We hanged around the trail end for a while, not very eager to start going uphill again. There was no particular landmark there, just a nice view and some cute nature gems, like this pretty agave plant that was growing right at the edge of the trail near the bench.
Coast Agave, Agave shawii
Another Say's Phoebe (or perhaps the same one we saw near the trailhead? landed nearby and got Pappa Quail's attention.They are pretty bold for such small birds, perching out in the open where not only us but also raptors can see them. But they are quite agile fliers and as long as they aren't caught by surprise they can outmaneuver most any bird of pray. At least for the short distance it would take them to dive into the chaparral.
Say's Phoebe
The sand documented bird activities from earlier moments. Possibly that of a towhee.
Bird tracks
While we were taking our time at the end pf the trail a small armada of boats that looked as if escorting a larger ship made its way into the bay and I paused to look at them, a part of me wishing i was on one of these boats.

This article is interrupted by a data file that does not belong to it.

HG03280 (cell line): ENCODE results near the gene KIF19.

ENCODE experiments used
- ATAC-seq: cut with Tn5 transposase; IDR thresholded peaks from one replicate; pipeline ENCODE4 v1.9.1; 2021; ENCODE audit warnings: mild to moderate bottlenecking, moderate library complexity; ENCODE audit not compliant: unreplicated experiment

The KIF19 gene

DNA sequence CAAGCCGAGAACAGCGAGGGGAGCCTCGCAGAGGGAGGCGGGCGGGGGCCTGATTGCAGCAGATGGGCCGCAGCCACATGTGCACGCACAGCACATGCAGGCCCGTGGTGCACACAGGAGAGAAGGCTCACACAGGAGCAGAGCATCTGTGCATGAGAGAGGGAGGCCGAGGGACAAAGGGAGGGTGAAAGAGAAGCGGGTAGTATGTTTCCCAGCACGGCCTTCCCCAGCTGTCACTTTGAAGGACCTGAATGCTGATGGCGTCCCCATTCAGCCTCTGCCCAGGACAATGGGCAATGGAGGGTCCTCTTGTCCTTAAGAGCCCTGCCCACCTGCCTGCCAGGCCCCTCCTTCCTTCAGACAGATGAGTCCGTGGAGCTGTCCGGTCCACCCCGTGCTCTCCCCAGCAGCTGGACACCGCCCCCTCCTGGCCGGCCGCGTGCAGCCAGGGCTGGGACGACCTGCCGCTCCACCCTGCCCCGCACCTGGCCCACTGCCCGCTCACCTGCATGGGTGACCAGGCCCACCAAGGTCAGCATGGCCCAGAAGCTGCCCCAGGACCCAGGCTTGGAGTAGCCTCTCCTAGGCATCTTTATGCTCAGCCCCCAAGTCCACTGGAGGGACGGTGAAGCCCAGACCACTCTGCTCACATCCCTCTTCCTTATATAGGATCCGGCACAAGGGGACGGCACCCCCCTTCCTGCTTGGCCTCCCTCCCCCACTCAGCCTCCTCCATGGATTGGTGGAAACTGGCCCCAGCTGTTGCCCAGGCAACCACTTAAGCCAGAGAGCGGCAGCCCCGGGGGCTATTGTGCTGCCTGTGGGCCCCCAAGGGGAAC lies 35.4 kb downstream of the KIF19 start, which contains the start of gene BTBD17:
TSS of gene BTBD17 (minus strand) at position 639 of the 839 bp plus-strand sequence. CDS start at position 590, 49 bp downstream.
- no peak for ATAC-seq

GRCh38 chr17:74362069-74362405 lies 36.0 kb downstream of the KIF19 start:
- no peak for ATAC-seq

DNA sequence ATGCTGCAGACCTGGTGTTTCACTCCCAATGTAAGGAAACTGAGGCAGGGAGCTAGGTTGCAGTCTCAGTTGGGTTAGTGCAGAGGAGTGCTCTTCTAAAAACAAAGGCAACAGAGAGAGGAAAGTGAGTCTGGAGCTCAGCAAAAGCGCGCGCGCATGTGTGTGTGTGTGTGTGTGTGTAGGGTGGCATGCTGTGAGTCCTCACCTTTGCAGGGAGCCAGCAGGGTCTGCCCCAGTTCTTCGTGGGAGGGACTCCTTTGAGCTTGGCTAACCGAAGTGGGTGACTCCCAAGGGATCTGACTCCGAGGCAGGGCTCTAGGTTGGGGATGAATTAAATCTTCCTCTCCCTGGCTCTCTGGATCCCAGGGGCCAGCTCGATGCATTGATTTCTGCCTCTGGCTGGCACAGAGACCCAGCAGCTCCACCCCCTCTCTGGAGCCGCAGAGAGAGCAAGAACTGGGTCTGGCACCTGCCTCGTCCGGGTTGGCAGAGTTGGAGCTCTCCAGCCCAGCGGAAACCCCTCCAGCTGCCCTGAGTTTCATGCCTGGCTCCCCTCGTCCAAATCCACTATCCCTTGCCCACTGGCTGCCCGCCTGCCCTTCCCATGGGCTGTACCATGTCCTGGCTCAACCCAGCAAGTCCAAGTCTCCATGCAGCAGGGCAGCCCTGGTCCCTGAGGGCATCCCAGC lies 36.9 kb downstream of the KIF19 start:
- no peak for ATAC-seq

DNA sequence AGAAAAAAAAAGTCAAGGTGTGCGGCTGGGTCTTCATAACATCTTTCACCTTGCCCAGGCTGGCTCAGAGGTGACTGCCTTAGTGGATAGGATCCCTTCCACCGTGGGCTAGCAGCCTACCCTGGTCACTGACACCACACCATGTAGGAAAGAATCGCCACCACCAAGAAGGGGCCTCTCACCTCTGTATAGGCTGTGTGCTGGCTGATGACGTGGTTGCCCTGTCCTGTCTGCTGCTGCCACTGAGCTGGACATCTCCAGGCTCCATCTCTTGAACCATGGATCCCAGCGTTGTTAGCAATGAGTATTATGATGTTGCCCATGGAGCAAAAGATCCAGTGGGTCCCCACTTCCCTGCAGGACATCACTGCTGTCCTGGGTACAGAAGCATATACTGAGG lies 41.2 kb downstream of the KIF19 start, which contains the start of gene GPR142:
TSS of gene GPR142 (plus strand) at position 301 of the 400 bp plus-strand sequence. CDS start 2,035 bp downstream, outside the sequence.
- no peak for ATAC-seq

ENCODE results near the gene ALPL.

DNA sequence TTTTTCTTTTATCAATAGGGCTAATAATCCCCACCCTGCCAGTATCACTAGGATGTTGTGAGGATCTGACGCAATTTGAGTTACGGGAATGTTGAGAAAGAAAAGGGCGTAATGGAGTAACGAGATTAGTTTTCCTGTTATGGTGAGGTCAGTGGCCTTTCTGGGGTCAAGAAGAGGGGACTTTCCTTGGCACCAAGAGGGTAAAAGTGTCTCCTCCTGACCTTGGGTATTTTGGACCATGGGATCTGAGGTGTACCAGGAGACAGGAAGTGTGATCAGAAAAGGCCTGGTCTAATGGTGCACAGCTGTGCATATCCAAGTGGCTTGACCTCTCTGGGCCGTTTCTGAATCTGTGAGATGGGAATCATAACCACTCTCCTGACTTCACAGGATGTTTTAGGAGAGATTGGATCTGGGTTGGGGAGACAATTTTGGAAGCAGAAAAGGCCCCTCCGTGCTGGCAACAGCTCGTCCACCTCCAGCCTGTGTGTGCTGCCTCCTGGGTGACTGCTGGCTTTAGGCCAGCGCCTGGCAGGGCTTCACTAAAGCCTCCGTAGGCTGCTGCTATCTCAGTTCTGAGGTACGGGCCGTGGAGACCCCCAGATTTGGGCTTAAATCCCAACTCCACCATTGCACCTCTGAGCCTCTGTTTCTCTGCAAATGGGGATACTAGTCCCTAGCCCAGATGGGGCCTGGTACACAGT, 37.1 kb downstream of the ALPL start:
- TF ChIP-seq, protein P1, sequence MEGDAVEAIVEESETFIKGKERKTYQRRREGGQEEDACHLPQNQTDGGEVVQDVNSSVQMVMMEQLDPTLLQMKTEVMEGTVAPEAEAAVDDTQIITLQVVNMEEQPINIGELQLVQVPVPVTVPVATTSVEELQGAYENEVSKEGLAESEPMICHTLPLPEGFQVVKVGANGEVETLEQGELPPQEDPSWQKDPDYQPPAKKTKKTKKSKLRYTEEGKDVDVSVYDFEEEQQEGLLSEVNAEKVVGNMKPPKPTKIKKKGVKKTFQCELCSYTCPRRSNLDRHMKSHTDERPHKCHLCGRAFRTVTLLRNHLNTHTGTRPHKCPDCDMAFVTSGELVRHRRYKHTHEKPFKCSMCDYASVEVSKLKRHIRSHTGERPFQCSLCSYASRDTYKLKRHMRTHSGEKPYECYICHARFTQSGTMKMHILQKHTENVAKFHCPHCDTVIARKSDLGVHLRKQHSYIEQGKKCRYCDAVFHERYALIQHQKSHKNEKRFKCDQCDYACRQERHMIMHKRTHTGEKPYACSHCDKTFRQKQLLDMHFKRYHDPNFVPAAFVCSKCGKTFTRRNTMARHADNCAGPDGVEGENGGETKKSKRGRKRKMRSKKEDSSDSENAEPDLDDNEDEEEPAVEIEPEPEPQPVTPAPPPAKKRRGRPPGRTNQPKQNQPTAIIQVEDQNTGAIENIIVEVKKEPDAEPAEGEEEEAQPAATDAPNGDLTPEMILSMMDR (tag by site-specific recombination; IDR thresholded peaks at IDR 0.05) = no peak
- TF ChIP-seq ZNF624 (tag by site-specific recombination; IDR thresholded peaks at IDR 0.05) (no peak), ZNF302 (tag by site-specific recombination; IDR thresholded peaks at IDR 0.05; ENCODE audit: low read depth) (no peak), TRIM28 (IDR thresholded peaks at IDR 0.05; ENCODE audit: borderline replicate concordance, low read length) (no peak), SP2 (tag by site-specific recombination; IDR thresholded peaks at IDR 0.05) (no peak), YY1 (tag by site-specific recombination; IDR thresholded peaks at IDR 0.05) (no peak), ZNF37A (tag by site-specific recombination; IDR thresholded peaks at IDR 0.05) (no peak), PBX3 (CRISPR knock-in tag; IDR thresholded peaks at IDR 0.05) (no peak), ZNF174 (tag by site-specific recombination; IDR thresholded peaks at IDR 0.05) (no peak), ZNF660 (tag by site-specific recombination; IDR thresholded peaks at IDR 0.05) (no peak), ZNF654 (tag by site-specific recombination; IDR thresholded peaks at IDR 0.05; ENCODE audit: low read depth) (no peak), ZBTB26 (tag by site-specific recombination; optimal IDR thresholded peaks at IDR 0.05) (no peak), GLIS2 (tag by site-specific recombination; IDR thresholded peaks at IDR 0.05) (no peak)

Closer to us were a few fishing boats followed by the signature gull envoy that were trying to get some of the booty. I could almost hear the "Mine! Mine! Mine!" of these birds.

Eventually we did get going again, clambering uphill on the same trail we came down on. It was an opportunity to take a second look at some of the interesting sights we had missed going down.
Sandstone layer coloration
We came across a few more hikers who were on their way downhill. Among them were three Hare Krishna guys dressed in bright orange and wearing sun protection over their shaven scalps. They were young and vigorous, and made it all the way down and back up, meeting us again as we stood panting at the top of the trail. At that point the elder chika asked them why they were dressed the way they were and we all listened politely to a short lecture about the Hare Krishna and their philosophy.